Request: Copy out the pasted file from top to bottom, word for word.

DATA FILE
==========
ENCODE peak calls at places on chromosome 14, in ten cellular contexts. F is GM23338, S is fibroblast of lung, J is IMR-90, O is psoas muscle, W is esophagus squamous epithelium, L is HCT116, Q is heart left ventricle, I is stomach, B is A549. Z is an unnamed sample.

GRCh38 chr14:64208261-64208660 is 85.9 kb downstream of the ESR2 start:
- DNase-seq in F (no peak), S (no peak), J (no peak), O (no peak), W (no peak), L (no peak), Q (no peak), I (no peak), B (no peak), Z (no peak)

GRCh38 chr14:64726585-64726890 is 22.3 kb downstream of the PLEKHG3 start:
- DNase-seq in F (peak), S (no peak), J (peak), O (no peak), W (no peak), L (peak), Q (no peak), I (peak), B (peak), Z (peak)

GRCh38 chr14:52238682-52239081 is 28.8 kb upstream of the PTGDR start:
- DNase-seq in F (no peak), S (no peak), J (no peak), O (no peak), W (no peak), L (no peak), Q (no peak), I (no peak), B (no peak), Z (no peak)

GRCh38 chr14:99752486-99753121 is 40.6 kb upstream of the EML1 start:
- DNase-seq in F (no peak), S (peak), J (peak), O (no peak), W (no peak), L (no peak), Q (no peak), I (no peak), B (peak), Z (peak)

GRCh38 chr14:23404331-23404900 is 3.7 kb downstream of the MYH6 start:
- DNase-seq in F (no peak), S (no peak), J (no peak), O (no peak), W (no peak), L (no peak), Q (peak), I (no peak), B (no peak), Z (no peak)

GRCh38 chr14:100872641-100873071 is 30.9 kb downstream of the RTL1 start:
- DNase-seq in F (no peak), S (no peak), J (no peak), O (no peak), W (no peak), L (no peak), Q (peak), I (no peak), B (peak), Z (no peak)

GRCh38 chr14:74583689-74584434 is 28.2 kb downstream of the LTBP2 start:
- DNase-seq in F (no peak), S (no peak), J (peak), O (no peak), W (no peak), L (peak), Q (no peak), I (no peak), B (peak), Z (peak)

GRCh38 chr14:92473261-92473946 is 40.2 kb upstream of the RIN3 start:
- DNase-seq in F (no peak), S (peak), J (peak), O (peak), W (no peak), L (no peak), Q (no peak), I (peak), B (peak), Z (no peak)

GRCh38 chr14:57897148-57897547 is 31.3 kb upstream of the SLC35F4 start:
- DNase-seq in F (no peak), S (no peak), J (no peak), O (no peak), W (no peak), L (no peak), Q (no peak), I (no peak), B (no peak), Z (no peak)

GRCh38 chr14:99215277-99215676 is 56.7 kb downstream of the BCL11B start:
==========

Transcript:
ENCODE peak calls at places on chromosome 14, in ten cellular contexts. F is GM23338, S is fibroblast of lung, J is IMR-90, O is psoas muscle, W is esophagus squamous epithelium, L is HCT116, Q is heart left ventricle, I is stomach, B is A549. Z is an unnamed sample.

GRCh38 chr14:64208261-64208660 is 85.9 kb downstream of the ESR2 start:
- DNase-seq in F (no peak), S (no peak), J (no peak), O (no peak), W (no peak), L (no peak), Q (no peak), I (no peak), B (no peak), Z (no peak)

GRCh38 chr14:64726585-64726890 is 22.3 kb downstream of the PLEKHG3 start:
- DNase-seq in F (peak), S (no peak), J (peak), O (no peak), W (no peak), L (peak), Q (no peak), I (peak), B (peak), Z (peak)

GRCh38 chr14:52238682-52239081 is 28.8 kb upstream of the PTGDR start:
- DNase-seq in F (no peak), S (no peak), J (no peak), O (no peak), W (no peak), L (no peak), Q (no peak), I (no peak), B (no peak), Z (no peak)

GRCh38 chr14:99752486-99753121 is 40.6 kb upstream of the EML1 start:
- DNase-seq in F (no peak), S (peak), J (peak), O (no peak), W (no peak), L (no peak), Q (no peak), I (no peak), B (peak), Z (peak)

GRCh38 chr14:23404331-23404900 is 3.7 kb downstream of the MYH6 start:
- DNase-seq in F (no peak), S (no peak), J (no peak), O (no peak), W (no peak), L (no peak), Q (peak), I (no peak), B (no peak), Z (no peak)

GRCh38 chr14:100872641-100873071 is 30.9 kb downstream of the RTL1 start:
- DNase-seq in F (no peak), S (no peak), J (no peak), O (no peak), W (no peak), L (no peak), Q (peak), I (no peak), B (peak), Z (no peak)

GRCh38 chr14:74583689-74584434 is 28.2 kb downstream of the LTBP2 start:
- DNase-seq in F (no peak), S (no peak), J (peak), O (no peak), W (no peak), L (peak), Q (no peak), I (no peak), B (peak), Z (peak)

GRCh38 chr14:92473261-92473946 is 40.2 kb upstream of the RIN3 start:
- DNase-seq in F (no peak), S (peak), J (peak), O (peak), W (no peak), L (no peak), Q (no peak), I (peak), B (peak), Z (no peak)

GRCh38 chr14:57897148-57897547 is 31.3 kb upstream of the SLC35F4 start:
- DNase-seq in F (no peak), S (no peak), J (no peak), O (no peak), W (no peak), L (no peak), Q (no peak), I (no peak), B (no peak), Z (no peak)

GRCh38 chr14:99215277-99215676 is 56.7 kb downstream of the BCL11B start: